Rules is the restaurant where Edward VII ate himself to death and, in a way, it looks like him. It is spacious and regal and covered in velvet. His personal dining room upstairs is a cocktail bar now, with a lump of Stilton as focal point and memorial. Downstairs there are stags’ heads and a painting of Margaret Thatcher as Britannia, with pointy breasts. From a distance, it looks as if she is topless.
The customers are the sort of people who like to watch powerful women topless. That is, they are powerful men, in groups or, quite often, alone. Rules has single booths for these lonely creatures — well, they can accommodate two small people, or one very fat man, and it is always one very fat man who is there, wiping the blood from his mouth with a blinding white napkin. They all have grey hair and grey suits and grey newspapers. But the waiters are camp, and this leavens the atmosphere; should a psychotic customer attack you, a melodramatic waiter would throw himself in its path, screaming ‘No’. There are also tourists who have lost The Lion King and seem bewildered, and toffs, who come here because the menu, with its lumps of meandering cow, reminds them of home.
Rules has been here since 1798. I once tried to calculate how many cows had been slaughtered for its kitchen, but when I got to 77,000 I gave up. They specialise in British Food. Not Crappy Modern British Food with its insincerities and collusions and fears — yes, I’m comparing Rules, though very subtly, to Nick Clegg, who I would quite like to eat, and fiscally speaking, may soon have to — but proper, earthy, beastlike british food. The type of food that would, were it still alive as it came to the table, eat you and then lick its own face, bellowing and snorting like a newspaper editor.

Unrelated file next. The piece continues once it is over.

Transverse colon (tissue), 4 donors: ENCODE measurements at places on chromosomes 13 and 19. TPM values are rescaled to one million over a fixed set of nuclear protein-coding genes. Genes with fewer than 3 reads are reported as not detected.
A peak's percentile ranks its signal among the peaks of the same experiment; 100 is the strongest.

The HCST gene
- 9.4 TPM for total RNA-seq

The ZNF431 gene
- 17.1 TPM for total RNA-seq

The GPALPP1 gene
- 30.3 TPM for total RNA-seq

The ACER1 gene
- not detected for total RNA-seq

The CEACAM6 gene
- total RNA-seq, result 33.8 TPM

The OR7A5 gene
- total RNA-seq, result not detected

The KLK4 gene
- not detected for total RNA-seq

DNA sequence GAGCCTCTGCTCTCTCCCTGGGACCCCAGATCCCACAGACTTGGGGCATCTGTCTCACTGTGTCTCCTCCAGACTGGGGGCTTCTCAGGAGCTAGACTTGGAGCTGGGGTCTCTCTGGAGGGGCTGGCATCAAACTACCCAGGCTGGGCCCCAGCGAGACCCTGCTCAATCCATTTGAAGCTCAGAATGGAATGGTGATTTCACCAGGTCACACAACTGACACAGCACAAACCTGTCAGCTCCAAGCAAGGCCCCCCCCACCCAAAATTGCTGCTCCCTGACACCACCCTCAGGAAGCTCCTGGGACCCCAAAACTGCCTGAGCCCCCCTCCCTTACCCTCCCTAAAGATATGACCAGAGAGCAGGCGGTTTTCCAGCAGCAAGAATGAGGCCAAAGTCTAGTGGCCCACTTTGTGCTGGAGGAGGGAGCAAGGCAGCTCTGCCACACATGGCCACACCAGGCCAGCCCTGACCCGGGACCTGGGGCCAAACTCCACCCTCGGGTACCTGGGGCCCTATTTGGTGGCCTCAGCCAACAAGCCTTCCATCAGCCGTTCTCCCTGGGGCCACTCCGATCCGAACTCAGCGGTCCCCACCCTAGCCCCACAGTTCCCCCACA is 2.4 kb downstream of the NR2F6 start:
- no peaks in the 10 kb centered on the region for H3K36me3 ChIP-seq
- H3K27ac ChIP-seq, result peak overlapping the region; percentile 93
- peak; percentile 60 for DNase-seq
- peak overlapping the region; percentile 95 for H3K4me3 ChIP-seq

So, here we have the Disney Pantheon — hare, deer, woodcock, pheasant and pigeon. It is solidly but not thrillingly done — too much flair and we wouldn’t be in England. We’d be in France and that would be awful.
My beef on the bone is dense and pink; the blood explodes in my mouth. It is not brown, which is good, because people who like their beef well done should be made to eat tyres. It comes with a yorkshire pudding so tall I can’t really see the restaurant beyond it. It is like going blind but eating the blindness. The blindness is soft, light, crunchy; a meringue without sugar, the size of a phobia. The potatoes dauphinoise are gurgling with butter and cream. The carrots are plain and steaming – proper carrots, not pretentious ones, because some vegetables just need to be left alone.
My friend Paul, who is a comedian, eats a woodcock. It comes on a silver platter, and it has a head. It looks completely revolting and he turns it over and fillets the organs, because he is half mad. He says he loves it. I have never been afraid of him before.
Pudding is saner, because I am not chewing my bones, like Jeffrey Dahmer, and Paul is not eating a liver, like Hannibal Lecter. Is there a connection between the love of kings for this restaurant and the way we devour living things here? It feels tyrannical and visceral. I have golden syrup pudding — a dome of sponge doused in custard; pure sugar, uncut. Paul has a too-big slab of lemon meringue pie and we can almost smell the flame-thrower that burnt the meringue. They leave the food alone here, which is why it comes to you almost snarling; it feels more like death than eating, as Edward VII would know.
Do I recommend this restaurant? From a pool of blood I say — yes.